DJ Why the Covid-19 Vaccine Is More Scarce Than the Flu Shot
Manufacturers of flu vaccine effortlessly distributed a record 193 million shots this season, even as makers of the Covid-19 vaccine have labored to deliver fewer than 60 million doses and states have struggled to get the shots into arms.
The disparity makes the Covid-19 response look like a train wreck -- but differences between the flu and coronavirus vaccines explain some (if not all) of the difference.
In a nutshell, there are fewer makers and distributors of the Covid-19 vaccine. It must be frozen at ultracold temperatures, making it difficult to ship and store. Full immunization requires two shots, compared with one for the flu. And because the serum is brand new, health-care providers must allow additional time to monitor patients for potential adverse reactions.
All of this must be documented to ensure the scarce vaccine isn't wasted; allergic reactions are captured; and second doses, which must be administered within a certain time frame, are properly executed.
"The challenge is that state health departments have to exquisitely monitor doses as they go in arms," said Litjen Tan, chief strategy officer of the Immunization Action Coalition, an organization that distributes information about vaccines in partnership with the Centers for Disease Control and Prevention. "With the flu shot, you get it and go away."
Currently, only Pfizer and Moderna manufacture Covid-19 vaccines available in the U.S., although versions from other manufacturers, including Johnson & Johnson and AstraZeneca, are planned.
In comparison, at least four major companies make flu shots, which are delivered directly to health-care providers by three major distributors and multiple smaller ones.
Only one distributor, McKesson Corp., delivers Moderna's Covid-19 vaccine for the federal government. Because Pfizer's vaccine must be frozen at more extreme temperatures, the company packs it in special thermal shippers and works directly with FedEx and United Parcel Service to move it.
"There are advantages and disadvantages to having a sole distributor," said Josh Michaud, associate director for global health policy at the Kaiser Family Foundation, a nonprofit focused on health issues. "It's easier for the government to work with one company. They're not juggling multiple contracts and points of contact."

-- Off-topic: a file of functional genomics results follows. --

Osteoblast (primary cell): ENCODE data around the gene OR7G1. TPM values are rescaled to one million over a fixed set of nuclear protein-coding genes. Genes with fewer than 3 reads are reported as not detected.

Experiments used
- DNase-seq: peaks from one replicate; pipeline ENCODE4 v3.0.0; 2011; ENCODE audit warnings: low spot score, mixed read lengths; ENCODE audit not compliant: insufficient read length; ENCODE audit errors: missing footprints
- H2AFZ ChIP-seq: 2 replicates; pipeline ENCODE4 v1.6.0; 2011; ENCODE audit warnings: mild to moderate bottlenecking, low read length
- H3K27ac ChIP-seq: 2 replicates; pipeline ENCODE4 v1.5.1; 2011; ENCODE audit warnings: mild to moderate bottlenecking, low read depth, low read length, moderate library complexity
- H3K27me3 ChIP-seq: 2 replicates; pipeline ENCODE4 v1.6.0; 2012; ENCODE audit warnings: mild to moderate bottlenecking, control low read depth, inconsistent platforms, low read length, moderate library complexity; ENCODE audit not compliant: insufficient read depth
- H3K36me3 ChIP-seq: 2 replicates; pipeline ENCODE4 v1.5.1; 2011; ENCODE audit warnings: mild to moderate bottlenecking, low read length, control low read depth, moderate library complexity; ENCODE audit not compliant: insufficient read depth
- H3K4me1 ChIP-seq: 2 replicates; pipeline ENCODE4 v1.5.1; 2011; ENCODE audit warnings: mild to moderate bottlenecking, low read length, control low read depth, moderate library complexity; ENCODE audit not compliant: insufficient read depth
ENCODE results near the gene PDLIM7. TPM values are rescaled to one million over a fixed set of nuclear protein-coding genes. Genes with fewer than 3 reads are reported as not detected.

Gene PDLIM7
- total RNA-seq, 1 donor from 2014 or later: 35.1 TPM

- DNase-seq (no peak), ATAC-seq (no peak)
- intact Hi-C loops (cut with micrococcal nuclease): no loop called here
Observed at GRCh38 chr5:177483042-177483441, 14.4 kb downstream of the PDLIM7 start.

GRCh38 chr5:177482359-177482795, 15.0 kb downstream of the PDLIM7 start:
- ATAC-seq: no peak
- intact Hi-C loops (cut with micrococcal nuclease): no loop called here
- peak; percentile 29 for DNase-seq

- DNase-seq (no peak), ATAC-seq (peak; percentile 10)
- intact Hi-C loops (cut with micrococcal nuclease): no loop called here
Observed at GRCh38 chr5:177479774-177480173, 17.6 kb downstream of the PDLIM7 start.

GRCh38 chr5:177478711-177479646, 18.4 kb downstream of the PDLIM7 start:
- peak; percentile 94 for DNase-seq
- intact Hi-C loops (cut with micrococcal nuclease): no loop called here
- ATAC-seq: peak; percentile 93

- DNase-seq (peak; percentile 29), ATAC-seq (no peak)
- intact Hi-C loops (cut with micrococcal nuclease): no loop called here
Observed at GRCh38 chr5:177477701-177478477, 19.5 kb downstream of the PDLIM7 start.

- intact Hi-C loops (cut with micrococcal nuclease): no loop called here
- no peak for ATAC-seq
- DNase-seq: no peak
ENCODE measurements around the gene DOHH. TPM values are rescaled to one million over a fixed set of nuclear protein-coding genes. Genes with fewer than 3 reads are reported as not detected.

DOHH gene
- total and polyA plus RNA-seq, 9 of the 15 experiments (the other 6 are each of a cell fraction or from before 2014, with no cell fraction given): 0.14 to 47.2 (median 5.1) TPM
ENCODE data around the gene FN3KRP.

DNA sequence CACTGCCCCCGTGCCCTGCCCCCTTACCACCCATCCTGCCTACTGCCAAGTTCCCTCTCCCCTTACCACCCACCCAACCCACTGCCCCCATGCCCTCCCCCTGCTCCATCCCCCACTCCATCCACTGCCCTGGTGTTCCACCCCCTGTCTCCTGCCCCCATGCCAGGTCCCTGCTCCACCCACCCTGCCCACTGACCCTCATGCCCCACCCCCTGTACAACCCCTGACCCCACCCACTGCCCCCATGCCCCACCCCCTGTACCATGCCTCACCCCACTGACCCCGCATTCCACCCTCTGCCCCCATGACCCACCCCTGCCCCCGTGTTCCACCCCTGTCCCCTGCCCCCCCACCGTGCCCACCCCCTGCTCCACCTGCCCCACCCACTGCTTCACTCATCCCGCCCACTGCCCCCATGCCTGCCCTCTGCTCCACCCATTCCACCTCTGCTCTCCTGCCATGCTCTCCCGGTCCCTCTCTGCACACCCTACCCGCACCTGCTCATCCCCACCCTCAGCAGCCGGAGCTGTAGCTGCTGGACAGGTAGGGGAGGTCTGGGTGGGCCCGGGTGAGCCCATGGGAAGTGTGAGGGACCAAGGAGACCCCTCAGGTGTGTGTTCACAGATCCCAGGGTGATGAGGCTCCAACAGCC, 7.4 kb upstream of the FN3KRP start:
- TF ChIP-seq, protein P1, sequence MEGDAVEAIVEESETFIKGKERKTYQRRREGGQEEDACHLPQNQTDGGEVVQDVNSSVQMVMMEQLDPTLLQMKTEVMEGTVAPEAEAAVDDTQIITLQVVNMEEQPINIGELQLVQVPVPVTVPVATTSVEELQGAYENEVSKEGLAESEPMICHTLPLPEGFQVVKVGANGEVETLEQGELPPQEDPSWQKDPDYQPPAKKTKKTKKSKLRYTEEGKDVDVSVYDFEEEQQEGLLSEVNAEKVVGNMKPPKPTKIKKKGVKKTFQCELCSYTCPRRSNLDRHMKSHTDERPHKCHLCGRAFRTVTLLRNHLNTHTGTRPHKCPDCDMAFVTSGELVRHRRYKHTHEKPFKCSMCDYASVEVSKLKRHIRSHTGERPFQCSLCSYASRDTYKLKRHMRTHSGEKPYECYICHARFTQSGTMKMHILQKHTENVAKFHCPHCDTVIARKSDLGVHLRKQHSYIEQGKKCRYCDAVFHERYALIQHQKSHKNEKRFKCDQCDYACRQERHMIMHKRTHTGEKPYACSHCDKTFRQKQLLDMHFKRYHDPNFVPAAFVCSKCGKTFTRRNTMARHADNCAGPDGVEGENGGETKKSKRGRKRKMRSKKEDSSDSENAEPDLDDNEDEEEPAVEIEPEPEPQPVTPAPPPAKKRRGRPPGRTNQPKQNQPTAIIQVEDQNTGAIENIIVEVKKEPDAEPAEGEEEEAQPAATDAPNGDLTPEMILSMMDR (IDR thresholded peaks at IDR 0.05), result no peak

When distribution of the Covid-19 vaccine increases, there will be "a potent argument" to expand the number of distributors, he said. "McKesson is large, but is it able to reach into every corner of every state? Others have relationships with doctors' offices and medical establishments."
Manufacturers of flu vaccine also have a head start.
Because the mechanisms for making and distributing flu vaccine are well-established, health-care providers are able to order shots in January or February that will be administered in the fall and winter. Production begins six to nine months ahead of distribution, which is then completed in phases over a period of about four months. This season's distribution began in August.
In contrast, the first Covid-19 vaccine was authorized for emergency use by the Food and Drug Administration on Dec. 11 and distribution began on Dec. 14. The states learn how much Covid-19 vaccine they'll receive about a week in advance.
"It's more of a just-in-time management strategy," said Crystal Tubbs, an associate director of pharmacy at Ohio State University Wexner Medical Center, which administers about 2,000 Covid-19 vaccines a day. "We're told five to seven days ahead of time how much vaccine we'll get the following week. Then we plan appointments."
Flu vaccine can be refrigerated, while Covid-19 vaccine must be stored at extremely cold temperatures.
Moderna's vials contain 10 doses of vaccine and must be frozen at minus 4 degrees Fahrenheit. Pfizer's vials contain five or six doses and must be frozen at minus 94 degrees Fahrenheit.
"We're talking brutally cold," Dr. Tan said. "That doesn't mean it can't be done, but we have to slow down. We have to be more deliberate and thoughtful."
After the vials are punctured, all of the doses must be used within six hours -- or discarded.
Once someone is vaccinated, they must be monitored for 15 minutes or, if they have a history of allergic reaction, for 30 minutes, to ensure they don't react badly.
The immunization isn't complete until a second dose is administered, and the final shot must occur within 21 days for the Pfizer vaccine and within 28 days for the Moderna product.
Because the Covid-19 vaccine is being given to a population with no previous resistance to the deadly disease, the goal is to inoculate as many people as possible.
"With the flu vaccine, around 50%, or maybe a little more, of the U.S. population gets vaccinated in a season," Dr. Michaud said. "With the Covid vaccine, the ultimate target is to achieve a herd-immunity level of vaccination. No one knows exactly what that is, but at minimum, it's 70%."
So far, the U.S. isn't even close.
Of the 55.9 million Covid-19 doses distributed as of Thursday, only 33.9 million have been administered, according to the CDC.
That includes 27.2 million people, or less than 10% of the population, who have received at least one shot, and 6.4 million, or about 2%, who are fully immunized.
The agency also estimates that 83.1 million people, or roughly 25% of the country, have been infected with Covid-19, although it's unclear how long their immunity might last.
Meanwhile, enough flu vaccine has been distributed to inoculate more than 58% of the population, and according to survey results, 53% of all adults have gotten it.
Write to Jo Craven McGinty at Jo.McGinty@wsj.com
(END) Dow Jones Newswires
February 05, 2021 05:30 ET (10:30 GMT)
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